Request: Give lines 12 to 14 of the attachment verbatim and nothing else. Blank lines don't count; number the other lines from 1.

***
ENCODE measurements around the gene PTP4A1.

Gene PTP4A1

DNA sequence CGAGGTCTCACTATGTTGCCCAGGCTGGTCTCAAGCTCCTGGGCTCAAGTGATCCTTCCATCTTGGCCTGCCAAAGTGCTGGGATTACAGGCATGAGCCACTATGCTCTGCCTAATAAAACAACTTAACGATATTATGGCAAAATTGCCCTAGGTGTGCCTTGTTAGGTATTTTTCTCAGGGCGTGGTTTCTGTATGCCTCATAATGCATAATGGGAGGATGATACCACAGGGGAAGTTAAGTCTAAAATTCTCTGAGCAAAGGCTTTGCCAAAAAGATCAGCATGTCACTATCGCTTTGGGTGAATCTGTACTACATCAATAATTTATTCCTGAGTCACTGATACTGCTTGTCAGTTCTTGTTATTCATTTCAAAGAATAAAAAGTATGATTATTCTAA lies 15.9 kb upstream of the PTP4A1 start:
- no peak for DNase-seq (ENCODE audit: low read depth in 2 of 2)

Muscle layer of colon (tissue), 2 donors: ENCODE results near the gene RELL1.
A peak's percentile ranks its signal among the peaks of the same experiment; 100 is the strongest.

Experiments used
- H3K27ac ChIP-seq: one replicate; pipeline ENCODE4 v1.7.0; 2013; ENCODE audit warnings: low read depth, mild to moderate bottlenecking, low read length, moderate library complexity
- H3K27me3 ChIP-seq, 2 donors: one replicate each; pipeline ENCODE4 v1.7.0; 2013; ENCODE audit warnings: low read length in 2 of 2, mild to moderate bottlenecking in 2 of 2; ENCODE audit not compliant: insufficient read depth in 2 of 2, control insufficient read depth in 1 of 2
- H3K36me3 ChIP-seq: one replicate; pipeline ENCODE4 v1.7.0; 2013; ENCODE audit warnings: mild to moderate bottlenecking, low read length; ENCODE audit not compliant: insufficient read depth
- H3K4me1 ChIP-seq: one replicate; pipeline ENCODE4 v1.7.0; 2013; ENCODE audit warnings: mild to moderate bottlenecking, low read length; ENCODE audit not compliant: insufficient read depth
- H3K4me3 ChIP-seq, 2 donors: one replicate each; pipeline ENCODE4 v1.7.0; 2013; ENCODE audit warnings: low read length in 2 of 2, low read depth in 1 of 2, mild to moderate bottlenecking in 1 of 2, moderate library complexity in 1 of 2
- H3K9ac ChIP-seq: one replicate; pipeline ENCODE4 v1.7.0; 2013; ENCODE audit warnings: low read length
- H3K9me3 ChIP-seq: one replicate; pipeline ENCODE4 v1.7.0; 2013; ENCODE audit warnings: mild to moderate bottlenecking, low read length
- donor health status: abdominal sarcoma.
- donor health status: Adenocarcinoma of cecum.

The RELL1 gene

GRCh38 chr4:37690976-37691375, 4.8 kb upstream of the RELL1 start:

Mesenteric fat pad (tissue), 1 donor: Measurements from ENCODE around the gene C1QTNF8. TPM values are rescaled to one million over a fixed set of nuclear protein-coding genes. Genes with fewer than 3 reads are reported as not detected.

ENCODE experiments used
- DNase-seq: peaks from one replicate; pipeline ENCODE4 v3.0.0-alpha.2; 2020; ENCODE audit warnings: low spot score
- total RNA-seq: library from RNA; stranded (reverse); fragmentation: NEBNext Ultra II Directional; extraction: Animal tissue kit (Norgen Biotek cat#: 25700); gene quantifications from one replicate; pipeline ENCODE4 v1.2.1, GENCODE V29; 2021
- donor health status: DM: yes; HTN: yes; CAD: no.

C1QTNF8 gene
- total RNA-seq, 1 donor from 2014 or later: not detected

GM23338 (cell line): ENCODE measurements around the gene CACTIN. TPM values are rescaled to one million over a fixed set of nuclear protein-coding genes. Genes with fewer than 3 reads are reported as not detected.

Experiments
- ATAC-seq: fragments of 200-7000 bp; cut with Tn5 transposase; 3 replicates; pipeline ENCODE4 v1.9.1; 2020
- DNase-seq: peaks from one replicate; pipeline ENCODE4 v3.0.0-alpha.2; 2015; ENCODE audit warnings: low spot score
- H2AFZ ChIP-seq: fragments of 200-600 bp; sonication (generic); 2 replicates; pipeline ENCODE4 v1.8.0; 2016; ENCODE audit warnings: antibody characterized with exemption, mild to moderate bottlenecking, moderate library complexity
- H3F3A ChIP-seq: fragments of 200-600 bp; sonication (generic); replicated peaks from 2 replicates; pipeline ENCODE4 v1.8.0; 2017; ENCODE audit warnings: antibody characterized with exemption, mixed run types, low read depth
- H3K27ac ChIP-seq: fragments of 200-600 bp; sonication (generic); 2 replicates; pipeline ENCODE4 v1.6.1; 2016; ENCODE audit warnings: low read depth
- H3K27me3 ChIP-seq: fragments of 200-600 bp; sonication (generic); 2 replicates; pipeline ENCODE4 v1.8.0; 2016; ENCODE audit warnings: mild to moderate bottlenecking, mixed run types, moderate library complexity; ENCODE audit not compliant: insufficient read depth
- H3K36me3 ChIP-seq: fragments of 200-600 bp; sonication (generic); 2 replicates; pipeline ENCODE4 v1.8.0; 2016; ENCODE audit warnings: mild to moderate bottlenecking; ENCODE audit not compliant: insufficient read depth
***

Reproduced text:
- H3K4me3 ChIP-seq, 2 donors: one replicate each; pipeline ENCODE4 v1.7.0; 2013; ENCODE audit warnings: low read length in 2 of 2, low read depth in 1 of 2, mild to moderate bottlenecking in 1 of 2, moderate library complexity in 1 of 2
- H3K9ac ChIP-seq: one replicate; pipeline ENCODE4 v1.7.0; 2013; ENCODE audit warnings: low read length
- H3K9me3 ChIP-seq: one replicate; pipeline ENCODE4 v1.7.0; 2013; ENCODE audit warnings: mild to moderate bottlenecking, low read length